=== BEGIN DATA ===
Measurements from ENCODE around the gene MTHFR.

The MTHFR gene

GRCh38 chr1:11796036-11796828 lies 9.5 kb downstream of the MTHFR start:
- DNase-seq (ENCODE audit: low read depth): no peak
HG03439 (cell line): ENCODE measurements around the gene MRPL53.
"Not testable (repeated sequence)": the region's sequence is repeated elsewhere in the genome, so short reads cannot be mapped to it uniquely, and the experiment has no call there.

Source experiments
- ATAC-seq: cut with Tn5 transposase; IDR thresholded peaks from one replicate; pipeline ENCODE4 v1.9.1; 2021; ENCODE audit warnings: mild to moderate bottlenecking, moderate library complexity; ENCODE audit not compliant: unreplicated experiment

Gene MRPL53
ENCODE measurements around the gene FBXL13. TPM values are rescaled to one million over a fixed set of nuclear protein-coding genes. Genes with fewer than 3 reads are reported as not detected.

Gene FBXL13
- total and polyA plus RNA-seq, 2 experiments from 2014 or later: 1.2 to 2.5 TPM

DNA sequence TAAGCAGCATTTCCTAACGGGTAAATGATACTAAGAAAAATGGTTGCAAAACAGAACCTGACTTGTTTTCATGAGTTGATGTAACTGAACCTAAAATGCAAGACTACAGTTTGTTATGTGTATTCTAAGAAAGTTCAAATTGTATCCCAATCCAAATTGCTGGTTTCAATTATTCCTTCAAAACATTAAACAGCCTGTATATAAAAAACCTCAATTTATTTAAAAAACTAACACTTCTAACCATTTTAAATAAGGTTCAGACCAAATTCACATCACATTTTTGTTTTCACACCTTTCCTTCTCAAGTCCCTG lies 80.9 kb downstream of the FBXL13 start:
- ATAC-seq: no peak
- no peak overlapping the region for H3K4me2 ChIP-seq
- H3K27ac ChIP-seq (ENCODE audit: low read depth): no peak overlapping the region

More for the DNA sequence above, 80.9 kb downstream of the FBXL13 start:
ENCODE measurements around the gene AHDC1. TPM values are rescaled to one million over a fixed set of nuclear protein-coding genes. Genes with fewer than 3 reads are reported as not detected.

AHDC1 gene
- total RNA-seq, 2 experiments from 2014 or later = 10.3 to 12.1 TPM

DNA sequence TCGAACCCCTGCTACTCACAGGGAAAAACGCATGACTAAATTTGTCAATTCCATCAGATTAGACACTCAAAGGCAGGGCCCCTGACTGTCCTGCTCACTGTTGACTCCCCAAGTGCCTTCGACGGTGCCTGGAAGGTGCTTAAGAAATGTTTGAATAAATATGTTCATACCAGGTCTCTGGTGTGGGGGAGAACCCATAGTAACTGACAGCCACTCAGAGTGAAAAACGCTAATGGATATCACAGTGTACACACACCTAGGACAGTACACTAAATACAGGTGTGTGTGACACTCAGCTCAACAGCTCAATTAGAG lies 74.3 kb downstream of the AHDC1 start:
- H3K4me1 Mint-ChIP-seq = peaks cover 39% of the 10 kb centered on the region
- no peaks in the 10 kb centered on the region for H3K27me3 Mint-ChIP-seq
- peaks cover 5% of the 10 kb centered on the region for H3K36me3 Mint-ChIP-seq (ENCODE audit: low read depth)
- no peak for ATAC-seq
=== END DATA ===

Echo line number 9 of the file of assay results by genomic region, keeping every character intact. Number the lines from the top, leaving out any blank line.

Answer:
Gene MRPL53